To be part of the future VA Beef Industry, producers must be willing to adopt the management practices and breeding programs that will allow cattle to be eligible for value added programs. Producers will also need to be willing to give up some independence and work in groups in order to maximize the advantages of value added marketing. Producers cannot stand still in value added marketing just as now the special graded sales are “average” when once they were a form of value added marketing.

Industry infrastructure. Virginia has a good beef industry infrastructure. Could it be better? Yes, and if the industry makes a concerted effort in leadership development it will improve. However, just having a cattlemen’s organization, a department of agriculture, and a land-grant university that are willing to work together to assist beef producers is amazing to many states. Add in local cattlemen’s organizations, livestock markets, roads, and trucking and you can see the infrastructure is pretty good.

Educational opportunities. Virginia has some of the best education opportunities of many states. Whether it is the local County Agent or cattlemen’s groups or beef specialists from Virginia Tech, producers sometimes have almost too many educational opportunities. When you add some of the great beef producers that are willing to share their knowledge with other producers or provide leadership, the opportunities are almost endless. It will be up to the VA beef producers to use these educational opportunities, and to ensure the delivery system for education remains intact.


Availability of land. Urban sprawl continues to gobble up considerable in acreage every year in Virginia. In addition, the transfer of a large portion of agricultural land to another generation may limit the amount of land available for beef production, at least at a reasonable price. Many acres of land suitable for beef production remain idle due to inability of interested parties to gain long-term leases. Virginia is far behind other Mid-Atlantic states in farm land preservation or agriculturally friendly land legislation. Proactive education and politics is needed to create an environment where agricultural land is valued for agricultural purposes.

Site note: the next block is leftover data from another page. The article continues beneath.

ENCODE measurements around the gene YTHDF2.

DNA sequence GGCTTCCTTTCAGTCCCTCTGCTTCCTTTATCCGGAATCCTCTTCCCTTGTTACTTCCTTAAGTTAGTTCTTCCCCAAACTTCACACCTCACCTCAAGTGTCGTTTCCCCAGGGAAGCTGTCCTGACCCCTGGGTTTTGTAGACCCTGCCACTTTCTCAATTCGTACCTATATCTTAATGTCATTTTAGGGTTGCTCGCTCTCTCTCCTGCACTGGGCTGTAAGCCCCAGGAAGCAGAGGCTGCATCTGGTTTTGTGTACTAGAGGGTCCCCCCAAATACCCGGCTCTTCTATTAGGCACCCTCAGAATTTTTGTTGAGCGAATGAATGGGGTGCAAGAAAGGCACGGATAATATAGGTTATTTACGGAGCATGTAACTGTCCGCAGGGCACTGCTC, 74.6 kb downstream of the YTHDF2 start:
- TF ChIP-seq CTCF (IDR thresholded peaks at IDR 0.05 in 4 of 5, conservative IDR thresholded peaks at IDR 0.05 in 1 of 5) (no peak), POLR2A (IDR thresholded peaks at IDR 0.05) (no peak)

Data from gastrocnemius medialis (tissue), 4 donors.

Fuel and feed prices. Every beef producer is struggling with these issues. Many of VA cattle are fed in neighboring states by producers who tend to be silage rather than grain producers. It is to VA beef producers’ advantage to continue to create relationships with feeders as well as producing the type of cattle they need. Virginia’s forage base is the key to offsetting high grain prices and more cattle will need to be kept as stockers to produce heavier feeders. Decreased reliance on harvested forages and a greater use of extended grazing will be key factors to offset high fuel prices. Improving quality of forages that are harvested is also important.

Lack of understanding of the value of the beef industry to Virginia. If this doesn’t strike a nerve with you it needs to! As a disclaimer this represents my opinion. Every one of us is to blame for this problem including me. The VA Beef Industry is the NUMBER 2 agricultural industry in the state! Let’s say that again….beef is the number 2 agricultural industry in the state. It has the potential to continue to influence the Virginia economy at that level and greater. With proper support it could grow. How many Virginians that are not beef producers understand that fact? How many people appreciate what beef production could mean to Virginia? Just ask anyone who worked on the Southside beef initiative? Compare the amount of beef cattle research and extension resources in Virginia to states such as Kentucky and Tennessee. How many people understand that the beef and timber industries are the reasons for open space in Virginia? I have said enough, but you get the point. Each beef producer needs to be a positive proactive spokesperson for the industry.

To paraphrase a historic quote: How stands the VA beef industry? “Oak bottomed and copper clad.”

I wish nothing but the best for the Virginia Beef Industry and Virginia Tech. Take care of them. For each of you I hope for tall grass, pregnant cows, and healthy calves.

April 2008